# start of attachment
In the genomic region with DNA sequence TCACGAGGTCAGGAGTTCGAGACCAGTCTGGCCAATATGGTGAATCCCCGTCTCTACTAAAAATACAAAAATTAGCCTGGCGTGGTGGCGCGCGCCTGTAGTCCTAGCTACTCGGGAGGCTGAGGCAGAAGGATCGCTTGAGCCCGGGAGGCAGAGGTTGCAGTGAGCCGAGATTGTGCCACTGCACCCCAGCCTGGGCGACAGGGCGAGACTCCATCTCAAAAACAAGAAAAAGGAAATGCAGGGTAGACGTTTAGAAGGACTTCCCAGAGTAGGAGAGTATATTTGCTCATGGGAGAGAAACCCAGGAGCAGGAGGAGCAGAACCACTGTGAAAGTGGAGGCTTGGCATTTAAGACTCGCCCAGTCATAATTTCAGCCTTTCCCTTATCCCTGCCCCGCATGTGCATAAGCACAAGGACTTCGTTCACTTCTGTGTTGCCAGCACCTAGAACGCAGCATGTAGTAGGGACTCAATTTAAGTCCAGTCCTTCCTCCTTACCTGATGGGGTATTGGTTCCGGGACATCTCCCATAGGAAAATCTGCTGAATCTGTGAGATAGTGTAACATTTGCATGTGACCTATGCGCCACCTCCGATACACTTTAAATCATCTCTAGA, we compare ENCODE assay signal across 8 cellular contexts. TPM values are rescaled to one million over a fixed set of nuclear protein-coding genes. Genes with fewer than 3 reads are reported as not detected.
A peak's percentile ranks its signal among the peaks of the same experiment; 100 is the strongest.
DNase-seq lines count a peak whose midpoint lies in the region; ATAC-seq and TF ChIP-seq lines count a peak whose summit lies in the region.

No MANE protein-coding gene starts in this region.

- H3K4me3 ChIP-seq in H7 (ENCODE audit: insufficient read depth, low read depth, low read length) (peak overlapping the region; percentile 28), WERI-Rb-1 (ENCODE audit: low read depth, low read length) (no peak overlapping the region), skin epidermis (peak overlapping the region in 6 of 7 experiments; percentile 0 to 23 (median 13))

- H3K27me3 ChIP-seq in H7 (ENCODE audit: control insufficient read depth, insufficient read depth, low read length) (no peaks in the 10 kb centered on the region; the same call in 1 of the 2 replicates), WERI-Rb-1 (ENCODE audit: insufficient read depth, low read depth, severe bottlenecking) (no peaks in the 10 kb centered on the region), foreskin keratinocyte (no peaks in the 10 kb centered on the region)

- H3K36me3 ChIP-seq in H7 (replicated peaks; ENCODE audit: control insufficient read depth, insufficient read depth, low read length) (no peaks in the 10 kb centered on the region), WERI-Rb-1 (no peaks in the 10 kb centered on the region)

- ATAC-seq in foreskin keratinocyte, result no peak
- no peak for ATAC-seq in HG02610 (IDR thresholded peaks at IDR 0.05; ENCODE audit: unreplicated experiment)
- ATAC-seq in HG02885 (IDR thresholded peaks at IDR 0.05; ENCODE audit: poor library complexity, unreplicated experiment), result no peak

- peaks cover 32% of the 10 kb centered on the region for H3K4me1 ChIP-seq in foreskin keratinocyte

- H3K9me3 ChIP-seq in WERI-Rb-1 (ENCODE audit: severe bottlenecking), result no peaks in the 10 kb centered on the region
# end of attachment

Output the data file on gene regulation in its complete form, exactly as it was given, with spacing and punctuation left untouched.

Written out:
In the genomic region with DNA sequence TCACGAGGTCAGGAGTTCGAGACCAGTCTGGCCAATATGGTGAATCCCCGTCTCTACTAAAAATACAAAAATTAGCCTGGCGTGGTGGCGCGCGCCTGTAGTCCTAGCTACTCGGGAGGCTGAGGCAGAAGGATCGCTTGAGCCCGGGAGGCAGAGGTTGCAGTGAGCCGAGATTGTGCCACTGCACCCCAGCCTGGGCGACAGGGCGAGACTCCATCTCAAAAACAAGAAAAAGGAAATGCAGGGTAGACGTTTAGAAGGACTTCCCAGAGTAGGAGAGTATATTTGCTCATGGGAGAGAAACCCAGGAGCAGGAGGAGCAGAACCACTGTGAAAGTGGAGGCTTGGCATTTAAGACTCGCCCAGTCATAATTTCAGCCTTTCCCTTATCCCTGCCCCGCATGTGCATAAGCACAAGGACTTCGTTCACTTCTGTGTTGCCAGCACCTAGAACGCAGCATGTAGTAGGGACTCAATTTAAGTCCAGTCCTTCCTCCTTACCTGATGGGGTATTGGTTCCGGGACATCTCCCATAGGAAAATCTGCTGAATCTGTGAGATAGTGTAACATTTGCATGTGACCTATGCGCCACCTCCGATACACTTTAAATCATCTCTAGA, we compare ENCODE assay signal across 8 cellular contexts. TPM values are rescaled to one million over a fixed set of nuclear protein-coding genes. Genes with fewer than 3 reads are reported as not detected.
A peak's percentile ranks its signal among the peaks of the same experiment; 100 is the strongest.
DNase-seq lines count a peak whose midpoint lies in the region; ATAC-seq and TF ChIP-seq lines count a peak whose summit lies in the region.

No MANE protein-coding gene starts in this region.

- H3K4me3 ChIP-seq in H7 (ENCODE audit: insufficient read depth, low read depth, low read length) (peak overlapping the region; percentile 28), WERI-Rb-1 (ENCODE audit: low read depth, low read length) (no peak overlapping the region), skin epidermis (peak overlapping the region in 6 of 7 experiments; percentile 0 to 23 (median 13))

- H3K27me3 ChIP-seq in H7 (ENCODE audit: control insufficient read depth, insufficient read depth, low read length) (no peaks in the 10 kb centered on the region; the same call in 1 of the 2 replicates), WERI-Rb-1 (ENCODE audit: insufficient read depth, low read depth, severe bottlenecking) (no peaks in the 10 kb centered on the region), foreskin keratinocyte (no peaks in the 10 kb centered on the region)

- H3K36me3 ChIP-seq in H7 (replicated peaks; ENCODE audit: control insufficient read depth, insufficient read depth, low read length) (no peaks in the 10 kb centered on the region), WERI-Rb-1 (no peaks in the 10 kb centered on the region)

- ATAC-seq in foreskin keratinocyte, result no peak
- no peak for ATAC-seq in HG02610 (IDR thresholded peaks at IDR 0.05; ENCODE audit: unreplicated experiment)
- ATAC-seq in HG02885 (IDR thresholded peaks at IDR 0.05; ENCODE audit: poor library complexity, unreplicated experiment), result no peak

- peaks cover 32% of the 10 kb centered on the region for H3K4me1 ChIP-seq in foreskin keratinocyte

- H3K9me3 ChIP-seq in WERI-Rb-1 (ENCODE audit: severe bottlenecking), result no peaks in the 10 kb centered on the region